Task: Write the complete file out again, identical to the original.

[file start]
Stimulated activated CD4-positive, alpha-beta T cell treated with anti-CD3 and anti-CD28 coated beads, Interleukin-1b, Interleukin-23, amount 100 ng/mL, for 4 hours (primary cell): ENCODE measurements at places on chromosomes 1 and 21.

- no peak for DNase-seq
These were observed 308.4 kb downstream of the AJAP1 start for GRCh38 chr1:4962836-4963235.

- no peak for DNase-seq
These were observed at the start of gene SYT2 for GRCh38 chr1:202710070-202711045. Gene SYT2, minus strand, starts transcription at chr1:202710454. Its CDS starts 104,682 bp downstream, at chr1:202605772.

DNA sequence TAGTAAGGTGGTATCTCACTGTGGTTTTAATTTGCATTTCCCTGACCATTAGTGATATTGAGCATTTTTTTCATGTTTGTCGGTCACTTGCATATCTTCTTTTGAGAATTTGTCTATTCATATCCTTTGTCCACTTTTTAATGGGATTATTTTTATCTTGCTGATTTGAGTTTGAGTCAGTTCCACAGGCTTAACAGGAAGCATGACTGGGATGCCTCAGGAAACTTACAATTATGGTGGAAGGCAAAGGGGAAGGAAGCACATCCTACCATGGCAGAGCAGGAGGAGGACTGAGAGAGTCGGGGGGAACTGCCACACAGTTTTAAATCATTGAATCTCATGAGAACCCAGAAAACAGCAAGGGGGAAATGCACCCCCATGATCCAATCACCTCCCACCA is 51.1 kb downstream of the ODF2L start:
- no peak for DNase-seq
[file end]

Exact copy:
Stimulated activated CD4-positive, alpha-beta T cell treated with anti-CD3 and anti-CD28 coated beads, Interleukin-1b, Interleukin-23, amount 100 ng/mL, for 4 hours (primary cell): ENCODE measurements at places on chromosomes 1 and 21.

- no peak for DNase-seq
These were observed 308.4 kb downstream of the AJAP1 start for GRCh38 chr1:4962836-4963235.

- no peak for DNase-seq
These were observed at the start of gene SYT2 for GRCh38 chr1:202710070-202711045. Gene SYT2, minus strand, starts transcription at chr1:202710454. Its CDS starts 104,682 bp downstream, at chr1:202605772.

DNA sequence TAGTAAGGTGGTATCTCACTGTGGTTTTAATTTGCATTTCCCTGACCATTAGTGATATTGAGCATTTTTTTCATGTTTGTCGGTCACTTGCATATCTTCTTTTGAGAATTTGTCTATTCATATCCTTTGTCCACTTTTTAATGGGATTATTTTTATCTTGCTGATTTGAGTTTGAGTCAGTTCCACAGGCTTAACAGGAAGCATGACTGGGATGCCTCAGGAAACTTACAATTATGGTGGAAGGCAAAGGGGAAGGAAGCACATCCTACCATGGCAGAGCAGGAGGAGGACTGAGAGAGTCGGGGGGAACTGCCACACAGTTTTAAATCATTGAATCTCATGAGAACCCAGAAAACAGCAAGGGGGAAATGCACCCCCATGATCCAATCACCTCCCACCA is 51.1 kb downstream of the ODF2L start:
- no peak for DNase-seq